A climate-related call to action (not enough calling, not enough action)

The Ceres Accelerator for Sustainable Capital Markets issued Addressing Climate as a Systemic Risk: A call to action for U.S. financial regulators

The Ceres Accelerator for Sustainable Capital Markets “aims to transform the practices and policies that govern capital markets in order to accelerate action on reducing the worst financial impacts of the global climate crisis and other sustainability threats.” The new report “offers more than 50 specific recommendations covering seven key federal financial regulatory agencies, along with state and federal insurance regulators. These recommendations outline the affirmative steps regulators should take to protect the financial system and economy from potential climate-related shocks that can flatten an economy and grind it to dust.” I’ll post the ones applying to the US Securities and Exchange Commission:

  • Analyze climate risk impacts on the securities markets and on the SEC mandate, and consider establishing a cross-divisional taskforce to allow for coordinated responses.
  • Make clear that consideration of material environmental, social and governance (ESG) risk factors, such as climate change, is consistent with investor fiduciary duty.
  • Issue rules mandating corporate climate risk disclosure, building on the framework established by the Financial Stability Board’s Task Force on Climate-related Financial Disclosures (TCFD). In the short term, the SEC should enforce the existing regulations and interpretive guidance on climate risk.
  • Direct the Public Company Accounting Oversight Board (PCAOB), overseen by the SEC, to assess whether firm audits adequately detect climate risks, and issue guidance to help auditors better understand how climate risk affects audits and accounting. The PCAOB should also assess existing standards to identify when amendments and updates may be needed, and issue such amendments.
  • Encourage the Financial Accounting Standards Board to drive consistency in the way that climate risk is disclosed in financial statements.
  • Issue guidance encouraging credit raters to provide more disclosure on how climate risk factors are factored in ratings decisions. They could also examine the extent to which climate risk is considered by credit raters, and summarize findings in annual examination reports.

The New York Times reported that the Ceres initiative was backed up by letters “signed by more than three dozen pension plans, fund managers and other financial institutions that together manage almost $1 trillion in assets,” sent to the Chair of the Federal Reserve and others. The Times summed up a couple of possible looming consequences of doing nothing:

  • Investors worry that if regulators do not act, climate change may cause the price of some companies to fall suddenly, the effects of which may ricochet through the economy. Providing more information about that risk — for example, by requiring companies to disclose more about their greenhouse gas emissions, or which of their facilities are at risk from rising seas — could help investors make better decisions.
  • That, in turn, might encourage companies to lower their emissions, or risk losing access to investment or affordable insurance coverage. “Every medium and large business has bank loans and has insurance,” said Steven Rothstein, managing director of the Ceres Accelerator for Sustainable Capital Markets, a group that works with investors and which organized the letter.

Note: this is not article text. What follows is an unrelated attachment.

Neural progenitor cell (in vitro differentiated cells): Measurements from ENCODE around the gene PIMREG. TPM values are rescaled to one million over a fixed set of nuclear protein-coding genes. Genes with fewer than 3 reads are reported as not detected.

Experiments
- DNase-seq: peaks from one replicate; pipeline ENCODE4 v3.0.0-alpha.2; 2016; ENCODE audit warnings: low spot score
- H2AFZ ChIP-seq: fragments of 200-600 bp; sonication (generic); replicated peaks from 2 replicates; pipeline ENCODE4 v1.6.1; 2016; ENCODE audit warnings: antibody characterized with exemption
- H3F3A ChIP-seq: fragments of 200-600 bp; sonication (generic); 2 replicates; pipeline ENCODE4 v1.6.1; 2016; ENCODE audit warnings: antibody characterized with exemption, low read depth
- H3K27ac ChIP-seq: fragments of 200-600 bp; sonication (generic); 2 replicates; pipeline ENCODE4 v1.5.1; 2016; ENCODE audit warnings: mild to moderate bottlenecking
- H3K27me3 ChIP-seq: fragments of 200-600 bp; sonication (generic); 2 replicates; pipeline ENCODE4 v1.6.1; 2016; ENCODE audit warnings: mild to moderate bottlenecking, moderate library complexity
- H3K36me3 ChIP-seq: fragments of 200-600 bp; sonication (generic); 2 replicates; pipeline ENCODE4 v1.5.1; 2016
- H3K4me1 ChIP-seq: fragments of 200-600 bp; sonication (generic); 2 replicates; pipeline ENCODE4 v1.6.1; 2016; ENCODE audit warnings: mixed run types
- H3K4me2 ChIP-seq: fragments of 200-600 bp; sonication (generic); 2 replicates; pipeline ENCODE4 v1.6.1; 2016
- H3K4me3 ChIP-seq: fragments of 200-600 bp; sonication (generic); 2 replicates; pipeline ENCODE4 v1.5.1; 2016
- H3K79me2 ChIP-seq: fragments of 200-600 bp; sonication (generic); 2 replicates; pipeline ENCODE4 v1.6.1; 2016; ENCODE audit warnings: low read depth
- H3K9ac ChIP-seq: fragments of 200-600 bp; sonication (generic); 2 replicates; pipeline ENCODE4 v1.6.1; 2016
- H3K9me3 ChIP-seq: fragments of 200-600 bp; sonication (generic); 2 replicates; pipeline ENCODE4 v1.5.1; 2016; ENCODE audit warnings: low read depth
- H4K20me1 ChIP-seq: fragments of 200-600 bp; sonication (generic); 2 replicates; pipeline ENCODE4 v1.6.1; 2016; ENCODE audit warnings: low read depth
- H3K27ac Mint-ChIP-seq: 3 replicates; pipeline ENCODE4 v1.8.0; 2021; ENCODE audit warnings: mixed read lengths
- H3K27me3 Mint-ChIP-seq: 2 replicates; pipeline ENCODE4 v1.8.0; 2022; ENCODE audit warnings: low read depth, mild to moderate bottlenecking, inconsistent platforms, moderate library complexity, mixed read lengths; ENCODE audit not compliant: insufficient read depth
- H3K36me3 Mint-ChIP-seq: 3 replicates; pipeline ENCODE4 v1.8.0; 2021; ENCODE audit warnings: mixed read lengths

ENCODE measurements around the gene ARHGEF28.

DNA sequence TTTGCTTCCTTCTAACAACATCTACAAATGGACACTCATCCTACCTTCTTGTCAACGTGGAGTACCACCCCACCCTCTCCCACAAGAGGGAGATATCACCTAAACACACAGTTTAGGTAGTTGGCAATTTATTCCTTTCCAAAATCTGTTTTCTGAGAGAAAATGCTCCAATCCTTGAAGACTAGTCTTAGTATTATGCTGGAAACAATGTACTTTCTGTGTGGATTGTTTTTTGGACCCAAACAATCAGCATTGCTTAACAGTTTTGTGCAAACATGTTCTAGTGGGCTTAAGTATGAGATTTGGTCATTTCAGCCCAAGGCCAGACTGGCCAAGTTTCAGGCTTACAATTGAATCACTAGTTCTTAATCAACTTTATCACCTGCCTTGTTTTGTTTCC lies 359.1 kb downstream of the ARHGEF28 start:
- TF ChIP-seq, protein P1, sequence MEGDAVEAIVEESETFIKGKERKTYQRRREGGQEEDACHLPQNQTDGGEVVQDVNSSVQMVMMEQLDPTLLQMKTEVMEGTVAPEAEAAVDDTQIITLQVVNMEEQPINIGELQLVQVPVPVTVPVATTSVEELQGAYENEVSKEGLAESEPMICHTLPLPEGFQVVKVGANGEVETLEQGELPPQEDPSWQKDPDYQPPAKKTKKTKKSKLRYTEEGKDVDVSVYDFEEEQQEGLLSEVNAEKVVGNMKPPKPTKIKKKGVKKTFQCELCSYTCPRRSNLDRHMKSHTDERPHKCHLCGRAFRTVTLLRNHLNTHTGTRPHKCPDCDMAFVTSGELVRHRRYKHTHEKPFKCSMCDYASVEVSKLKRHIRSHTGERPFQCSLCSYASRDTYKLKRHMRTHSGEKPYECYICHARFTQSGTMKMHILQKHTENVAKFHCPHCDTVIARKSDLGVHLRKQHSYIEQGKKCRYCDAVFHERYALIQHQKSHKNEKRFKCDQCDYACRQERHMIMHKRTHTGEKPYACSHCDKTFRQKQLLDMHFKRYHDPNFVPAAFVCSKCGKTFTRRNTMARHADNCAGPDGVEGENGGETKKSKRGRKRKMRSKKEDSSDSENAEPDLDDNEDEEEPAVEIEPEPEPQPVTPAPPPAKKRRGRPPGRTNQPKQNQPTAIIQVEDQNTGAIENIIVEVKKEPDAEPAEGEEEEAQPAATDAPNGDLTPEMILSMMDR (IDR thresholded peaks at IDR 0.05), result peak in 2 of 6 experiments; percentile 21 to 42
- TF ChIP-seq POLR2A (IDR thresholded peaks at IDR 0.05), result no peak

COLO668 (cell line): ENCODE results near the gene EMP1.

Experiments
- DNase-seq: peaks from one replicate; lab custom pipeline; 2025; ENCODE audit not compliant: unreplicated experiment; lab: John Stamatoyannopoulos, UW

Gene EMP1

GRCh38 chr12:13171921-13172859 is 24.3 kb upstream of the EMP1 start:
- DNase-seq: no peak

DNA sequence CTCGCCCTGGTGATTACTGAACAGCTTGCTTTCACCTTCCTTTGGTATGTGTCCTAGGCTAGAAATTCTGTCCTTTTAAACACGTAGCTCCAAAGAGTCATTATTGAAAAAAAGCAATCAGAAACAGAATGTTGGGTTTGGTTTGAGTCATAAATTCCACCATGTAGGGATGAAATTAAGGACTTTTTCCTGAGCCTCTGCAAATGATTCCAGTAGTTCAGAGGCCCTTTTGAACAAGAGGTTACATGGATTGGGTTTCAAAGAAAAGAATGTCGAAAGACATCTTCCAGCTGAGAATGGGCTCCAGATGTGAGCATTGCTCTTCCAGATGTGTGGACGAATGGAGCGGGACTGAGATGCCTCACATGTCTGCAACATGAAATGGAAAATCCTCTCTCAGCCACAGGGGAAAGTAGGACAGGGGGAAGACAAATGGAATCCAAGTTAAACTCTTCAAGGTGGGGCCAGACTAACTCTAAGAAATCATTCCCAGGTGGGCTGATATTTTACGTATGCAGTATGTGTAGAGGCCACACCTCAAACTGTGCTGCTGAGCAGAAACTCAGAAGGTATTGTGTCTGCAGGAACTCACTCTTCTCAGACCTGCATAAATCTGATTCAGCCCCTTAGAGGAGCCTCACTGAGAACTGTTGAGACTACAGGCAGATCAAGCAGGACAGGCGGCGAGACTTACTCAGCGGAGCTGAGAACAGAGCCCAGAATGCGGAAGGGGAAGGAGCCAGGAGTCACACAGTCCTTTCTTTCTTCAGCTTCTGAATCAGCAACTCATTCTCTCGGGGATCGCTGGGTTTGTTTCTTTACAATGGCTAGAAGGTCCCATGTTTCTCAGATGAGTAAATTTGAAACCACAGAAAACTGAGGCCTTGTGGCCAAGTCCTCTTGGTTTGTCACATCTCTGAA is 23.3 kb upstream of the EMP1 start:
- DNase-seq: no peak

You don’t need very deep memory banks to recall that this is just the latest in a long history of reports and letters and suchlike, all respectfully greeted and reported on, but so far with little more lasting legacy than expressions of grief at a funeral. I really don’t mean to be cynical or pessimistic, but how many such initiatives are we meant to applaud (I note that the copious use in the extracts above and elsewhere of terms like “explore,” “consider,” and “assess” reads as if we were still at square one)? While Ceres cites the threat to “everything from our financial markets, to our political security to our very existence on earth,” its primary focus is plainly on the former. But there’s a real question over whether preserving our financial markets in their current form is even generally compatible with our “very existence on earth.” We’ve noted here before how stock prices have become increasingly disconnected from the broad measurement of economic performance, let alone general well-being – but still, even the most exuberantly-priced stock eventually has to find some kind of real-world tethering. Being better equipped to (as summed up above) get out of individual stocks before they crash might be a fine ambition, but what if crafting a truly sustainable future demands that they all crash, because the mechanisms that have propelled them at historical levels of returns will have to be discarded?

I’ve advocated before that the IFRS Foundation should enter this area, but I’ve also expressed my opinion that standard-setting is now an inherently political act and should be acknowledged as such. The ongoing crisis hasn’t slowed down (and may have facilitated) the Trumpian project of rolling back environmental protections. The public conversation at the current time is so polluted and degraded that crafting a better disclosure window on terminal decline might indeed count as a relative achievement, yielding major financial pay-offs in some quarters. But such a project might ultimately (in the manner of executive compensation) be more of a corrupt sham than anything else. You know something, maybe having control over $1 trillion in assets should come with responsibility for more than generating another report…

The opinions expressed are solely those of the author

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